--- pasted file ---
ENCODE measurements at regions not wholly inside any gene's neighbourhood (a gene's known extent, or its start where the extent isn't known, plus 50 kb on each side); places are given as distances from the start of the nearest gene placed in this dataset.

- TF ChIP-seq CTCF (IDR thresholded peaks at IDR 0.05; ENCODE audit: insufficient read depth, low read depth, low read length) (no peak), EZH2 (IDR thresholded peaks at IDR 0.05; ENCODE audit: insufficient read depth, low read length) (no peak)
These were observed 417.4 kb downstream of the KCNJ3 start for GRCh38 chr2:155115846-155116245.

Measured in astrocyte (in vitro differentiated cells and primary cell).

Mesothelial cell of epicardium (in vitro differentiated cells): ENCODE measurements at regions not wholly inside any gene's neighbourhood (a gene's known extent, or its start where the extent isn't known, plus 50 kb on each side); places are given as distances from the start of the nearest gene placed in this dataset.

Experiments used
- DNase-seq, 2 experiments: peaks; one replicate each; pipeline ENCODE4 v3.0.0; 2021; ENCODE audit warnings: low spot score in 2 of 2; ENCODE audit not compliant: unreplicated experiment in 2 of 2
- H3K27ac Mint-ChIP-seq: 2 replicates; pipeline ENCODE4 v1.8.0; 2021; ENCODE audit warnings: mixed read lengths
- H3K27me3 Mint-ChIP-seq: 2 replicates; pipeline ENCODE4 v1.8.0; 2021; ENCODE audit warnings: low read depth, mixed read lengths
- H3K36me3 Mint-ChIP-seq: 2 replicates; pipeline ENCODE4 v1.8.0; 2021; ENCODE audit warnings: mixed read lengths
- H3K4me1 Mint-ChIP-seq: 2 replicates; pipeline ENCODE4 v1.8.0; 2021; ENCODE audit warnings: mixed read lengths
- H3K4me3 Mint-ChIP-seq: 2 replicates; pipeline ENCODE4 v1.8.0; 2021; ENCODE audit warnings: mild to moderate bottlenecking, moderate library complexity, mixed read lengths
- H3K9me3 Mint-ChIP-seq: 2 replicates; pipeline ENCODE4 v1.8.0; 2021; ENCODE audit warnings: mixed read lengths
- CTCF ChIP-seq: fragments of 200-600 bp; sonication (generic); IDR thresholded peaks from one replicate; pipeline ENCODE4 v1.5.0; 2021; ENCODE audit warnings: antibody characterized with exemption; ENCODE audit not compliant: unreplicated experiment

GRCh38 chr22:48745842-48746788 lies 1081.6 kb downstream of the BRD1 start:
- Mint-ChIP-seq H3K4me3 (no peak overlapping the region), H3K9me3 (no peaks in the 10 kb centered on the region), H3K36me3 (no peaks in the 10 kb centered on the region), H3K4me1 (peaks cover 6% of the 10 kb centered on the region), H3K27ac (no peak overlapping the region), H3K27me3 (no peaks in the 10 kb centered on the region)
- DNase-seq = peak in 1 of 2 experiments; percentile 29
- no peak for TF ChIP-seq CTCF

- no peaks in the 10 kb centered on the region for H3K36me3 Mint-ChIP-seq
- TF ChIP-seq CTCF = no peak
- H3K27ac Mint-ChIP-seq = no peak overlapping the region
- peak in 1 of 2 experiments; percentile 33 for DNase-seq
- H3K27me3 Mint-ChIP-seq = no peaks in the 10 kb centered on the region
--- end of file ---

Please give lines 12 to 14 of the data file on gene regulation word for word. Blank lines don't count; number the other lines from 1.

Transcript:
- H3K4me3 Mint-ChIP-seq: 2 replicates; pipeline ENCODE4 v1.8.0; 2021; ENCODE audit warnings: mild to moderate bottlenecking, moderate library complexity, mixed read lengths
- H3K9me3 Mint-ChIP-seq: 2 replicates; pipeline ENCODE4 v1.8.0; 2021; ENCODE audit warnings: mixed read lengths
- CTCF ChIP-seq: fragments of 200-600 bp; sonication (generic); IDR thresholded peaks from one replicate; pipeline ENCODE4 v1.5.0; 2021; ENCODE audit warnings: antibody characterized with exemption; ENCODE audit not compliant: unreplicated experiment